The Cambridge History of English and American Literature in 18 Volumes (1907–21).>br>Volume I. From the Beginnings to the Cycles of Romance.

X. English Scholars of Paris and Franciscans of Oxford

§ 18. Roger Bacon

Roger Bacon, a native of Ilchester, was the most brilliant representative of the Franciscan order in Oxford. He there attended the lectures of Edmund Rich of Abingdon, who had studied in Paris, who could preach in French and who was possibly himself the French translator of his principal Lating work, the Speculum Ecclesiae. Rich was the first in Roger Bacon’s day to expound the Sophistici Elenchi at Oxford. It was probably under the influence of Grosseteste and Marsh that Bacon entered the Franciscan order, a society which, doubtless, had its attractions for his studious temperament. He is said to have been ordained in 1233. Before 1245 he left Oxford for Pairs. He there distinguished himself as a teacher; but he had little sympathy with the scholasticism of the day, and he accordingly returned to England about 1250.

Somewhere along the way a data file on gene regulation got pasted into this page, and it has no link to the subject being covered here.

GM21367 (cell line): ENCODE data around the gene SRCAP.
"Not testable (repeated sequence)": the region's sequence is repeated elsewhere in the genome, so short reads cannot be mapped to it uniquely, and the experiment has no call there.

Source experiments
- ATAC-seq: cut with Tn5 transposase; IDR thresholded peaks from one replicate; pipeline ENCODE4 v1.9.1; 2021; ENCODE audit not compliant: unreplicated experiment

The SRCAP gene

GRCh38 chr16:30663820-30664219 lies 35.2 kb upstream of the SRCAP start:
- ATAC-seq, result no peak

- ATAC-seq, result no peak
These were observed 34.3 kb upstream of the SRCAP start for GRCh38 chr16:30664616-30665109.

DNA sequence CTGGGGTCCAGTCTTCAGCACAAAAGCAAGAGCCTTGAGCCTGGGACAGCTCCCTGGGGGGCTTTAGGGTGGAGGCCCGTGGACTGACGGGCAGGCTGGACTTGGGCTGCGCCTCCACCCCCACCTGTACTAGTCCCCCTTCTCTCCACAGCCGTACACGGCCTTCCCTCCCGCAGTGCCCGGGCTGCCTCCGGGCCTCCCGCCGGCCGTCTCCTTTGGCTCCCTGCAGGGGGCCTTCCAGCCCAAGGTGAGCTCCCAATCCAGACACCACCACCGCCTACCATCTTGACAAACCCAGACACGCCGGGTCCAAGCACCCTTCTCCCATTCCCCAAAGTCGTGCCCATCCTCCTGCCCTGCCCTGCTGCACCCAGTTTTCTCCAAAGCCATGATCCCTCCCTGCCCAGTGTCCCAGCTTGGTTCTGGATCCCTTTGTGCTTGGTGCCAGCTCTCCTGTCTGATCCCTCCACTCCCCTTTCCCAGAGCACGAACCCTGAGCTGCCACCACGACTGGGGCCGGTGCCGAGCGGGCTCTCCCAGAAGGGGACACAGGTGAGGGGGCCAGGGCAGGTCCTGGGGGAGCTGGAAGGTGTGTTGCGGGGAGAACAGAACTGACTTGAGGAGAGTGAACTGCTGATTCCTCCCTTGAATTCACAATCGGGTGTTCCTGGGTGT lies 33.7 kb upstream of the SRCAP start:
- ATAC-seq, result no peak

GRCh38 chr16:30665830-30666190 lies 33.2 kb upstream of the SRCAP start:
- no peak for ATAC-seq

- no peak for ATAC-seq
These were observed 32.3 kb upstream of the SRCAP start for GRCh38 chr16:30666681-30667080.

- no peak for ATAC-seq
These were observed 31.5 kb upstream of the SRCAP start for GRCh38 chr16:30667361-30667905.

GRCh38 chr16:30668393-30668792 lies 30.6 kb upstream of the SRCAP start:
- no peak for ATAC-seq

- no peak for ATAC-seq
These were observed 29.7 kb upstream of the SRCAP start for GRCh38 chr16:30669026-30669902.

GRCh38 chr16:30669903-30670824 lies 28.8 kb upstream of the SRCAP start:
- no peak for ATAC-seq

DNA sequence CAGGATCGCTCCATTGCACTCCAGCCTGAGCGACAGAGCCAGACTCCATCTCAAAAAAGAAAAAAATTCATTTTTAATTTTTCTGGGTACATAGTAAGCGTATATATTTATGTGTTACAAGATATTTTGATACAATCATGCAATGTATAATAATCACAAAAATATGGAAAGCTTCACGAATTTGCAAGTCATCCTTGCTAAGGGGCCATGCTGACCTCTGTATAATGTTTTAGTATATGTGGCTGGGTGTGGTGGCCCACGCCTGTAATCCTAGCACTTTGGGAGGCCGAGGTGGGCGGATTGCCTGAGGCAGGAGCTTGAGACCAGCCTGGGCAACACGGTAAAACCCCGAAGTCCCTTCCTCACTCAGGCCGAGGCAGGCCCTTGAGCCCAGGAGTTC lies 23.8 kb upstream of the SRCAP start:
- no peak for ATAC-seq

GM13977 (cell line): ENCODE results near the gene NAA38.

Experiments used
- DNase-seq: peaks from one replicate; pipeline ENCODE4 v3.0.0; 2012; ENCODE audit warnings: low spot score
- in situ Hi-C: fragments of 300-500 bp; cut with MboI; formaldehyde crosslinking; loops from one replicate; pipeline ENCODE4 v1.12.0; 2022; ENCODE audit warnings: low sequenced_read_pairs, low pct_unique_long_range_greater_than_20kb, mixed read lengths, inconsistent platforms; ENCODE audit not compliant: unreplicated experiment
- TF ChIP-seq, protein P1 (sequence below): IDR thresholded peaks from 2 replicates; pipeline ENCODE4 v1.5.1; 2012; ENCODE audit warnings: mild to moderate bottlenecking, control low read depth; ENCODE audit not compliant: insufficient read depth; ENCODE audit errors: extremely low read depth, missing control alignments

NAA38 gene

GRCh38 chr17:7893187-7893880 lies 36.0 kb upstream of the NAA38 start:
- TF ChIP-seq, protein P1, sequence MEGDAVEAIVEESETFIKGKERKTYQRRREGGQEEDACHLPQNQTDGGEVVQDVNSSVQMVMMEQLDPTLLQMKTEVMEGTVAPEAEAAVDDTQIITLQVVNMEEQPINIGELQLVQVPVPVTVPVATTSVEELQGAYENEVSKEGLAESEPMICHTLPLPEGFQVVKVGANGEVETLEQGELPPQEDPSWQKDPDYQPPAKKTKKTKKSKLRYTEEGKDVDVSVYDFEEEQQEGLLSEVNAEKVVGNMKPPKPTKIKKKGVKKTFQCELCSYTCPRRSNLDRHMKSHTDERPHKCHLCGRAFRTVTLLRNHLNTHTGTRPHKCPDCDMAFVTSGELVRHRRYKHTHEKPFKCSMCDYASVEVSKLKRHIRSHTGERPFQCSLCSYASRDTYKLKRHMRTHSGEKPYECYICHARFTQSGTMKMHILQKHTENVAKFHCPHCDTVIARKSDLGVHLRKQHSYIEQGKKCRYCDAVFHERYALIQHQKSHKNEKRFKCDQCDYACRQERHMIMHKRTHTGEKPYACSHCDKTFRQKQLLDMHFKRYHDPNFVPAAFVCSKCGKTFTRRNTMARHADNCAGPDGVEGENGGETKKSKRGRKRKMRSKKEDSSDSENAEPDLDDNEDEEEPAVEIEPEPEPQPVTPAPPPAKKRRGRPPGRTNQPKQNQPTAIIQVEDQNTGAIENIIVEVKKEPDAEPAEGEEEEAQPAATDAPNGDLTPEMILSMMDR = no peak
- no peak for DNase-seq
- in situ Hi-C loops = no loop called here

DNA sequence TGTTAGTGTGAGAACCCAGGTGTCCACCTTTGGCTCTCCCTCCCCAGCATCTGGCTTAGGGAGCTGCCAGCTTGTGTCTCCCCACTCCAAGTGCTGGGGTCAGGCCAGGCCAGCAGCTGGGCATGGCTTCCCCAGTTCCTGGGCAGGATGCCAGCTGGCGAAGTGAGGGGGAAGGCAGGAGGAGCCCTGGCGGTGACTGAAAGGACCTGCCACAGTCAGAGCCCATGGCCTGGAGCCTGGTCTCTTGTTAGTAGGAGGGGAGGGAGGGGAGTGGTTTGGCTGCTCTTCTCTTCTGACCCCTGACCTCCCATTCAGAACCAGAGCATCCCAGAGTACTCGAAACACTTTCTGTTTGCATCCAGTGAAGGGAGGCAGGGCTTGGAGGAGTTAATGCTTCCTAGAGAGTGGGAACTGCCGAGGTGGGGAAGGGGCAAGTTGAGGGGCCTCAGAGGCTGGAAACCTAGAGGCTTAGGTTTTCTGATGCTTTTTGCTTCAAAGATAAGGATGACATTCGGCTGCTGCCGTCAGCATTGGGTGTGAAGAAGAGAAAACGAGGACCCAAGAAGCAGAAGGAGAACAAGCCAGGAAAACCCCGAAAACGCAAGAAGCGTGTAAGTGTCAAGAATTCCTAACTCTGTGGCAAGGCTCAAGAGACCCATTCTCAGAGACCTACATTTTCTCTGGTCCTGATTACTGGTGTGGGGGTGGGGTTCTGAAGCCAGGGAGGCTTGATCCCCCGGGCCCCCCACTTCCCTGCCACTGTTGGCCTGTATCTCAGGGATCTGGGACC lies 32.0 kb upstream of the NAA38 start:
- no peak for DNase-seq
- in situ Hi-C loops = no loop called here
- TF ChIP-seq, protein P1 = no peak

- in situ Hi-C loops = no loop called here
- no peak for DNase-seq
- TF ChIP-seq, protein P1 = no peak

In the order of St. Francis there was room for freedom of thought, no less than for mystic devotion; but, some seven years later, so soon as the party of the mystics was represented in the new general of that body, Bacon fell under suspicion for his liberal opinions, and, by command of the “seraphic” Bonaventura, was sent to Paris and there kept in strict seclusion for ten years (1257–67). He probably owned his partial release to the good-will of Clement IV, who had heard of the studies of the Franciscan friar before his own elevation to the papal see, and, by a letter written at Viterbo on 22 June, 1266, drew him from his obscurity and neglect by pressing him for an account of his researches. Thereupon, in the wonderfully brief space of some eighteen months, the grateful and enthusiastic student wrote three memorable works, the Opus Majus, the Opus Minus and the Opus Tertium (1267). These were followed by his Compendium Studii Philosophiae (1271–2), and by a Greak Grammar of uncertain date. In his Compendium, he had attacked the clergy and the monastic orders and the scholastic pedants of the day; and, by a chapter of the Franciscans help in Paris in 1278 he was, on these and, doubtless, other grounds, condemned for “certain suspected novelties” of opinion. Accordingly, he was once more placed under restraint; but he had again been released before writing his Compendium Studii Theologiae (1292). At Oxford he died, and was buried among the Friars Minor, probably in 1294.